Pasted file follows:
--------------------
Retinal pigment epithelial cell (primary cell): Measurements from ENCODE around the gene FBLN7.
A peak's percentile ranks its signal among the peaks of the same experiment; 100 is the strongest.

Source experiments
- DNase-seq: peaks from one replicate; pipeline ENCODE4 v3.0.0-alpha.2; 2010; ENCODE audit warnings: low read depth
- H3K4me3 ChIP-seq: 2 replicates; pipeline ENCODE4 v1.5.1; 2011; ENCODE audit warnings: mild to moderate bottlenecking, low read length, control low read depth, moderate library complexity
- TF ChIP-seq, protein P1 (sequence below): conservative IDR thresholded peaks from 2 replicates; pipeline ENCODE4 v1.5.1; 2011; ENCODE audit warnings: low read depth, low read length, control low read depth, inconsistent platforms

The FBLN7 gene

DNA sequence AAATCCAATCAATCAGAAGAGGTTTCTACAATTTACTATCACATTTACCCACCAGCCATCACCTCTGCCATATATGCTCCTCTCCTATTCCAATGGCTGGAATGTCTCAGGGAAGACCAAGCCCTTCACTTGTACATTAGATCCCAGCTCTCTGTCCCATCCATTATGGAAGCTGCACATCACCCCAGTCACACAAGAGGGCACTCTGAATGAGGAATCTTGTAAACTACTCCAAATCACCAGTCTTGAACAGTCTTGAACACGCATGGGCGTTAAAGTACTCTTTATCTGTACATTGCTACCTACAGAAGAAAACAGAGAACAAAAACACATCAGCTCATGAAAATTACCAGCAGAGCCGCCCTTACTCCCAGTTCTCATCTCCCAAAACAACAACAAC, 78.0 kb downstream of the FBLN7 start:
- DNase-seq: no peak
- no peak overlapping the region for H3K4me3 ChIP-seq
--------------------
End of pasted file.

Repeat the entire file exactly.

Retinal pigment epithelial cell (primary cell): Measurements from ENCODE around the gene FBLN7.
A peak's percentile ranks its signal among the peaks of the same experiment; 100 is the strongest.

Source experiments
- DNase-seq: peaks from one replicate; pipeline ENCODE4 v3.0.0-alpha.2; 2010; ENCODE audit warnings: low read depth
- H3K4me3 ChIP-seq: 2 replicates; pipeline ENCODE4 v1.5.1; 2011; ENCODE audit warnings: mild to moderate bottlenecking, low read length, control low read depth, moderate library complexity
- TF ChIP-seq, protein P1 (sequence below): conservative IDR thresholded peaks from 2 replicates; pipeline ENCODE4 v1.5.1; 2011; ENCODE audit warnings: low read depth, low read length, control low read depth, inconsistent platforms

The FBLN7 gene

DNA sequence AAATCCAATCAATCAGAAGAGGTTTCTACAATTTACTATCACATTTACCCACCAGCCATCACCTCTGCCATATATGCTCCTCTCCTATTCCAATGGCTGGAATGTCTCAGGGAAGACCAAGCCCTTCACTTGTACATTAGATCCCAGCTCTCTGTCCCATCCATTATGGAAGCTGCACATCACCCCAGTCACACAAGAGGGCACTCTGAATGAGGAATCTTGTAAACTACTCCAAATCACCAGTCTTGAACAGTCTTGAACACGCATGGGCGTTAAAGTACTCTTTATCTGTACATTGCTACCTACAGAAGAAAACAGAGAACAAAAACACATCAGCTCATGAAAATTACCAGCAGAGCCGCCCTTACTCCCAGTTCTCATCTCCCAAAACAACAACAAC, 78.0 kb downstream of the FBLN7 start:
- DNase-seq: no peak
- no peak overlapping the region for H3K4me3 ChIP-seq